However, at the Bolshoi The Enchantress had just one performance (on 2nd February 1890)! Though the public were intrigued by the opera, it was not presented again.

The second production of the opera at the Bolshoi Theatre was after Tchaikovsky’s death – in 1916. On this occasion the interpretation and production came in for high praise from Moscow critics, The Enchantress though remained in the repertoire only till the end of the year.

The third and most notable production at the Bolshoi Theatre was in 1958. The production team was composed of the still very young Evgeny Svetlanov (this was the maestro’s second Bolshoi production) and the eminent producer Leonid Baratov (for the latter, on the contrary, it was his last production). The Enchantress was given 49 performances and stayed in the repertoire till 1965.

Today The Enchantress has a splendid production team: Alexander Lazarev (conductor), Alexander Titel (director) and Valery Leventhal (scenographer).

Alexander Lazarev, on whose initiative The Enchantress will again enter the Bolshoi repertoire, considers this opera, invested with Shakespearian passions, to be a blessing for the Bolshoi opera company. In the maestro’s words, there is music which is destined for success, and there is music which requires knowledge and the ability to convey it. The Enchantress has everything and, to some degree, one may regard it as a study for Tchaikovsky’s absolute masterpiece – The Queen of Spades.

Despite his international reputation, a major part of Alexander Lazarev’s professional career has been linked to the Bolshoi Theatre where he was music director from 1987-95. Last season, the maestro renewed his cooperation with the Bolshoi under the umbrella of the Theatre’s philharmonic subscription concerts at the Conservatoire. This season the cooperation will take the form of engagements at the Theatre itself. As Bolshoi conductor, Alexander Lazarev has more than once returned ‘forgotten’ titles to the repertoire – for instance, Mlada, Rimsky-Korsakov’s opera-ballet, and Tchaikovsky’s The Maid of Orleans. These operas aroused firm interest with the public and became part of the Bolshoi Theatre’s glorious 20th century history.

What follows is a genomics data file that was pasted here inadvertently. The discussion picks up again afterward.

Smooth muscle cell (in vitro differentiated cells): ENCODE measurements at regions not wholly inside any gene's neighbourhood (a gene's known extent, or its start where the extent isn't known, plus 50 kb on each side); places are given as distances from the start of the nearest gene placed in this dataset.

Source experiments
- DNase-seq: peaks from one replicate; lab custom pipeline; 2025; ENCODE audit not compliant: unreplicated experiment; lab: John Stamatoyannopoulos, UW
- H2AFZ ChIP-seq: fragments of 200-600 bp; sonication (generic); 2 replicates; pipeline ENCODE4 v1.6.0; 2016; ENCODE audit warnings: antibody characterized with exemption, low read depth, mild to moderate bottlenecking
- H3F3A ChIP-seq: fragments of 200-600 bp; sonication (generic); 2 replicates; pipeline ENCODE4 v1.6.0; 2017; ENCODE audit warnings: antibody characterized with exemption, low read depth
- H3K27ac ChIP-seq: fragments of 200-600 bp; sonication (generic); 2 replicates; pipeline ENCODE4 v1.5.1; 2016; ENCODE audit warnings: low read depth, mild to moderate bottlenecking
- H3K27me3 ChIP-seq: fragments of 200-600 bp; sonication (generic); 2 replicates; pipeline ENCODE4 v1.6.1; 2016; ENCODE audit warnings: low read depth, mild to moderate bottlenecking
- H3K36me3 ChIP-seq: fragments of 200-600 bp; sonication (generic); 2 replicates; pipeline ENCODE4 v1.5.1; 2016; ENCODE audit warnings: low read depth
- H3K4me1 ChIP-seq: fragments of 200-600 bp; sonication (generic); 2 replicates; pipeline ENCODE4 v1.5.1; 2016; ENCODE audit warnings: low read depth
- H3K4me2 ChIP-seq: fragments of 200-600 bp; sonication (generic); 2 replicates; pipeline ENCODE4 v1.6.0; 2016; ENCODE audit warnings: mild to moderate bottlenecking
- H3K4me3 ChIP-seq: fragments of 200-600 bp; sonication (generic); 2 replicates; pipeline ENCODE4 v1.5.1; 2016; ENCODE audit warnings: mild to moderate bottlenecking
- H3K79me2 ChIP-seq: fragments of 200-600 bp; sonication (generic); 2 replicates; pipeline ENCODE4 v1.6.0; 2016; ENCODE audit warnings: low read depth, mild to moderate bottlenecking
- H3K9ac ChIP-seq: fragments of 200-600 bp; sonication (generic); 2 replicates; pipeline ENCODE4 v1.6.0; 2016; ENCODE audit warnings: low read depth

Valery Leventhal worked at the Bolshoi for thirty years (for eight of which he was chief scenographer) and made a huge contribution to the creation of the Theatre’s most important achievements in both opera and ballet.

Alexander Titel who, for 20 years, led the opera company of Moscow’s Stanislavsky and Nemirovich Danchenko Music Theatre, is famous for his original interpretations of the opera classics and for his successful work as director at the Bolshoi.

This production team has worked together before. In 1990 Messrs Lazarev, Titel and Leventhal presented at the Bolshoi the première of another rarely performed opera – Nikolai Rimsky-Korsakov’s Christmas Eve. It was a great success: this striking, fairytale opera was loved by the Moscow public and approved by audiences at the Edinburgh Festival.

Sketches by Valery Leventhal